The overarching aim of this proposed project is to develop, optimize and quantitatively evaluate magnetic resonance imaging (MRI) methods for evaluating the biomechanical properties of bone. The current standard diagnostic of bone health, dual-energy X-ray absorptiometry (DXA), provides an approximate measure of bone mineral density, but it is a projection method that does not incorporate the full contribution of macro-structure, micro-architecture, collagen, or porosity to fracture resistance. Quantitative computed tomography (qCT) is able to partially circumvent these shortcomings of DXA, but remains limited in that it, and other X-ray based methods, are sensitive only to the mineral content of bone, which accounts for only ~~40% of bone by volume. Recent studies have shown that H nuclear magnetic resonance (NMR) can discern multiple soft- tissue components of bone, including collagen, collagen-bound water, and pore water. Further, in cadaveric cortical bone samples, these NMR measures were found to better predict several mechanical properties related to bone fracture risk than current high resolution qCT. This project seeks to translate these H NMR findings into clinical MRI methods for assessing whole bone fracture risk through three project aims.
In Aim 1, H NMR measurements from cortical bone samples will be used to design and test MRI methods for quantitatively measuring bound- and pore-water from bone.
In Aim 2, these MRI methods, along with DXA and qCT, will be applied to multiple cadaveric bone sites (including the femoral neck and distal radius). The resulting MRI measures of bound-water, pore-water, and cross-sectional moment of inertia will be correlated with whole bone fracture resistance properties measured from the same sites and a lumbar vertebra. Similar correlations will be made between DXA and qCT measures for comparison.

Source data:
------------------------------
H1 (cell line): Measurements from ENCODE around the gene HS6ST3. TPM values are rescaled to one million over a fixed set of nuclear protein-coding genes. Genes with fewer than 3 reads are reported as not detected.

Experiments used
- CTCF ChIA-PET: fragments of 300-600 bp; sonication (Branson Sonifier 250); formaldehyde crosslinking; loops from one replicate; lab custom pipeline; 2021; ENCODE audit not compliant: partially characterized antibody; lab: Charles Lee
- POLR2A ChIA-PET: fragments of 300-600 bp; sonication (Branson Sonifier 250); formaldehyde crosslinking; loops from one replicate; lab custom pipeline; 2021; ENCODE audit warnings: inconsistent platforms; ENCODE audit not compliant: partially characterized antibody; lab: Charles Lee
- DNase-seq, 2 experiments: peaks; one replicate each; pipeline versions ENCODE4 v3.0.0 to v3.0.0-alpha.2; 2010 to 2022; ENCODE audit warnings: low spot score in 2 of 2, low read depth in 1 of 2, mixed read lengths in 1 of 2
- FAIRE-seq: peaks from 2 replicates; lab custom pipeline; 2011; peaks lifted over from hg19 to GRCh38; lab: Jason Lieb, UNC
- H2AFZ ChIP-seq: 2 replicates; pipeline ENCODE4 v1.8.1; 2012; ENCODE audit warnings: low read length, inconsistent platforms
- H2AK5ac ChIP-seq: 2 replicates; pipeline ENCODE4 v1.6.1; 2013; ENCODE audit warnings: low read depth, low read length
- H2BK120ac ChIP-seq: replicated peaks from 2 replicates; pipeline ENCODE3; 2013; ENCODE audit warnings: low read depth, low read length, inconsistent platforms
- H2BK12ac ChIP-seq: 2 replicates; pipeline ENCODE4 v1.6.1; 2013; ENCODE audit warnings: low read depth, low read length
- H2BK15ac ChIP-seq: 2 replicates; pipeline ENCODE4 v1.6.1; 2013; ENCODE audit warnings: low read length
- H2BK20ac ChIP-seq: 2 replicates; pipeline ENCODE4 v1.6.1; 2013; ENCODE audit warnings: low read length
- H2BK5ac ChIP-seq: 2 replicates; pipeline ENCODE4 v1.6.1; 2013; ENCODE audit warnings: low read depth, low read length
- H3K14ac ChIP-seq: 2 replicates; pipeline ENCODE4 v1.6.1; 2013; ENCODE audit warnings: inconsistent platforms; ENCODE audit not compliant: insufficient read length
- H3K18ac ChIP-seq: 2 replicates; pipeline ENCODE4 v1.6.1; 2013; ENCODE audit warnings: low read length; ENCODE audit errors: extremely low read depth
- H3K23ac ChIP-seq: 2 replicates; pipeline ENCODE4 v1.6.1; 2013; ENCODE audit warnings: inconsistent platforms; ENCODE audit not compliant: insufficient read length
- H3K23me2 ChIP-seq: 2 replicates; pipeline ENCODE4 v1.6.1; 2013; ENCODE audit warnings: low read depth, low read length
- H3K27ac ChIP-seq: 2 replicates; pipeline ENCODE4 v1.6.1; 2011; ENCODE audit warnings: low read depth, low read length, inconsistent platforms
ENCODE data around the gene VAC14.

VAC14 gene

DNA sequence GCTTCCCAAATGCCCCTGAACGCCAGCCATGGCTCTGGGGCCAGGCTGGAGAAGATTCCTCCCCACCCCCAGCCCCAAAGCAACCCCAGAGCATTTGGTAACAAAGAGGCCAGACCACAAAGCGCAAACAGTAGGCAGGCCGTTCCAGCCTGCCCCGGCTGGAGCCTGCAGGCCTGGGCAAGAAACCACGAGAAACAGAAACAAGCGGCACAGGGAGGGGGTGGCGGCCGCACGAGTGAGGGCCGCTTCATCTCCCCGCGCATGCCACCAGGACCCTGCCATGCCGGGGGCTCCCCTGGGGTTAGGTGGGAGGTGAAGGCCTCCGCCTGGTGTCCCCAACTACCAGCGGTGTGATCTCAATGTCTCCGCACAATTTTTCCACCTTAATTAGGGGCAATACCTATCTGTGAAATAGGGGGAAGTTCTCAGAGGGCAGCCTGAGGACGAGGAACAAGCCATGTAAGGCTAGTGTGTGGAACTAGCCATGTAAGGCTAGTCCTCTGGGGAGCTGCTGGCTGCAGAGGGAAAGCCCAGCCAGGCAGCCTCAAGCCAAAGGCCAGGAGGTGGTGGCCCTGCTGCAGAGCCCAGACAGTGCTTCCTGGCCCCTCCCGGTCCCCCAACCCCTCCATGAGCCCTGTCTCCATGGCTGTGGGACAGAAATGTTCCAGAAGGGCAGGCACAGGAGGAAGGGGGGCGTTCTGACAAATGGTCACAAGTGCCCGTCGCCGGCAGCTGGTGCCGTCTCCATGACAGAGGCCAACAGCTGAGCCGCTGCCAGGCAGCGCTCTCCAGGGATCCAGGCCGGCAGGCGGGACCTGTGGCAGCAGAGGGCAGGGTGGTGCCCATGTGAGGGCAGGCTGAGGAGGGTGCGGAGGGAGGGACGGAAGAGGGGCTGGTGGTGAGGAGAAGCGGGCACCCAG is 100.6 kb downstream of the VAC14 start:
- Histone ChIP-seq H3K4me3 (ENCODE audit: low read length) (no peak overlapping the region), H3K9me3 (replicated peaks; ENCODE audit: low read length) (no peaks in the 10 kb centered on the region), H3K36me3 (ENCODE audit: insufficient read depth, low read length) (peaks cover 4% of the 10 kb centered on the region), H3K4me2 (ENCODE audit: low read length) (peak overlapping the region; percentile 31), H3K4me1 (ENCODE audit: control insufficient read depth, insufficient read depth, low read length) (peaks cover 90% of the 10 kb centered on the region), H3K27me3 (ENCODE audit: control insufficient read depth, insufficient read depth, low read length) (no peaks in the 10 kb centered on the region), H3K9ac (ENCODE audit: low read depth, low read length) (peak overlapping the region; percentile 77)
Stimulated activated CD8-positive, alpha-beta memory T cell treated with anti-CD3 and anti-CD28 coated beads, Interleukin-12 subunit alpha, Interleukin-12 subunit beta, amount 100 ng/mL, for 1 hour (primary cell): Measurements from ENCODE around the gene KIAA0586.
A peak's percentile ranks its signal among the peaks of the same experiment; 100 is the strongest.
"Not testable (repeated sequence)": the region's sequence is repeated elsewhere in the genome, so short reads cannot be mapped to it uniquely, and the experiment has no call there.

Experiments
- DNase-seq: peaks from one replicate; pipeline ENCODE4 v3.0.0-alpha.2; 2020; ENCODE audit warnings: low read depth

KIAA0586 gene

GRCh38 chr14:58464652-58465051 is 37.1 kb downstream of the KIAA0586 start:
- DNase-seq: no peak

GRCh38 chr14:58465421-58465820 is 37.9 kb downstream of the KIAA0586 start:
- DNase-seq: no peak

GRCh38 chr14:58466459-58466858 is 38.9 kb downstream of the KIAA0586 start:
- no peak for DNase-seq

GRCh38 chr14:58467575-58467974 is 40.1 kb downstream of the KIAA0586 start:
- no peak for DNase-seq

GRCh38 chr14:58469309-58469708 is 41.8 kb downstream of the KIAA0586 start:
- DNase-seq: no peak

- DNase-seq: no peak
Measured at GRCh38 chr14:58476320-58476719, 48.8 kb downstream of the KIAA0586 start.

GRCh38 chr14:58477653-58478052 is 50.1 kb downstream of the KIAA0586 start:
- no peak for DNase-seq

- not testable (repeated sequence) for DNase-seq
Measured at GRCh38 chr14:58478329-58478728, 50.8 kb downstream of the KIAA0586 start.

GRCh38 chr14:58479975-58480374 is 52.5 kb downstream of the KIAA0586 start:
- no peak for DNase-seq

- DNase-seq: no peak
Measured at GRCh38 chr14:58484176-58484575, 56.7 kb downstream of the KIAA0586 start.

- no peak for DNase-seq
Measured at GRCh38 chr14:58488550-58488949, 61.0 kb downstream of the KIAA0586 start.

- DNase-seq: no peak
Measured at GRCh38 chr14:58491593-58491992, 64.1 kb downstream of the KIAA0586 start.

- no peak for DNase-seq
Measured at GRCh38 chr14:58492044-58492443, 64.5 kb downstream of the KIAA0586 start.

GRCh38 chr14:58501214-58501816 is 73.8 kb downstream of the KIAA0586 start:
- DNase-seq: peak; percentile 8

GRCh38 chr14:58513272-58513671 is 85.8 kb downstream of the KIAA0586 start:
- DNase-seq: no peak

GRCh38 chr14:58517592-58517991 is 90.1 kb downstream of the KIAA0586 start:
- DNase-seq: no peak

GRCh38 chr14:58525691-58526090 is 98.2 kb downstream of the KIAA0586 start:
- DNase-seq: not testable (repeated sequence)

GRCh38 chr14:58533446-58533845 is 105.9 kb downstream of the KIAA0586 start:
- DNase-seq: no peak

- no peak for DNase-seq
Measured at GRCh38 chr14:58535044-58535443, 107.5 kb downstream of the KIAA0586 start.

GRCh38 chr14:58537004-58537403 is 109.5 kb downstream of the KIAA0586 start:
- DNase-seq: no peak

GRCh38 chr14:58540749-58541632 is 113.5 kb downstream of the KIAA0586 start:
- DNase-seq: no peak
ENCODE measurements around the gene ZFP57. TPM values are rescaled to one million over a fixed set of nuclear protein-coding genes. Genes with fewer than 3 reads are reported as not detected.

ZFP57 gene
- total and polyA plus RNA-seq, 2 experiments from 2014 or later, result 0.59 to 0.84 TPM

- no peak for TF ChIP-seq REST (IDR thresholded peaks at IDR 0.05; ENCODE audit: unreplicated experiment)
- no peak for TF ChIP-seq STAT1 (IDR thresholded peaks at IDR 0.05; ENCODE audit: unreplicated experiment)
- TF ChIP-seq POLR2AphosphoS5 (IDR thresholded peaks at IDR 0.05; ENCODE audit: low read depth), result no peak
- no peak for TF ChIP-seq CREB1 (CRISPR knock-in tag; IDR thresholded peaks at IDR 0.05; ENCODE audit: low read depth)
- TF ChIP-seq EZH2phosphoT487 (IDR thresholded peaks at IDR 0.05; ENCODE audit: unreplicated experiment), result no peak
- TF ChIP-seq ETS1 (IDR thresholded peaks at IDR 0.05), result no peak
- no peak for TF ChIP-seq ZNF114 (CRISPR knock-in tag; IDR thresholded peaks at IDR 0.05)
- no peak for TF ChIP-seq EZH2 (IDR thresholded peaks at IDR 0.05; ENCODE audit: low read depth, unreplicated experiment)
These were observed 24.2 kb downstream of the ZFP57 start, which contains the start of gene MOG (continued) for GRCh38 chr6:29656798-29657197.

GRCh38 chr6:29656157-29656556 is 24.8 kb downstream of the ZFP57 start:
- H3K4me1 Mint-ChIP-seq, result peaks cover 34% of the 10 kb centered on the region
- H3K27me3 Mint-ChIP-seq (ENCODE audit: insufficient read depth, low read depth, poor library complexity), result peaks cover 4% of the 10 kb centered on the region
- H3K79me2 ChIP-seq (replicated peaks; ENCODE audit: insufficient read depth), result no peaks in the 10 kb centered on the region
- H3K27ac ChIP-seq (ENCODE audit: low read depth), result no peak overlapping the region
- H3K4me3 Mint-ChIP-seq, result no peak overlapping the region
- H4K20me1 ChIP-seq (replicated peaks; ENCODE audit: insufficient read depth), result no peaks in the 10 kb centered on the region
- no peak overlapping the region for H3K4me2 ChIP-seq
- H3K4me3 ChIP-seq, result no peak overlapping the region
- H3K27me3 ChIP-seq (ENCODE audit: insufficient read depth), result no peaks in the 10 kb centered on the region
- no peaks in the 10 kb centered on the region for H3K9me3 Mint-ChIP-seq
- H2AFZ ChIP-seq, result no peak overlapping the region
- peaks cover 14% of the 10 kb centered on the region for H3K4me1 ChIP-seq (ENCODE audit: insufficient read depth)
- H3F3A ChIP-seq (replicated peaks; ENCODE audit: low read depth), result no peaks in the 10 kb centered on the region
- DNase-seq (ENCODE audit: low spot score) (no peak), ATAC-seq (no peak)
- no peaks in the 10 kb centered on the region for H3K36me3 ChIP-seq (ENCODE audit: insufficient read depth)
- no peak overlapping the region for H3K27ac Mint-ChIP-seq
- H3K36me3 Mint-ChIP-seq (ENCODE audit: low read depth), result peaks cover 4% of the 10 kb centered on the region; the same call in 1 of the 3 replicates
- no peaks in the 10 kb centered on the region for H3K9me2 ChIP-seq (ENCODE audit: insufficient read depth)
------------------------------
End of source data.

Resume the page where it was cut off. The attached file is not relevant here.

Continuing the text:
In Aim 3, the MRI methods will be translated to a human MRI system where they will be re-optimized for 3T (c/w 4.7T) and quantitatively evaluated for use at multiple anatomical sites (e.g., distal tibia femoral neck, ...). Ultimately, this project will result in MRI methods with the potential for improved clinical diagnostic evaluation of fracture risk and novel imaging biomarkers for the study bone disease and pharmacological treatment response.
Current methods for diagnostic imaging of bone are incomplete and do not fully predict the increase in fracture risk with age or advancement of disease (such as osteoporosis). Unlike current X-ray based imaging, MRI can probe soft-tissue characteristics of bone, which may be important in fracture resistance. The proposed research aims to develop and evaluate MRI methods that can beDer predict bone fracture risk and provide more specific feedback on bone composition changes in response to therapy.
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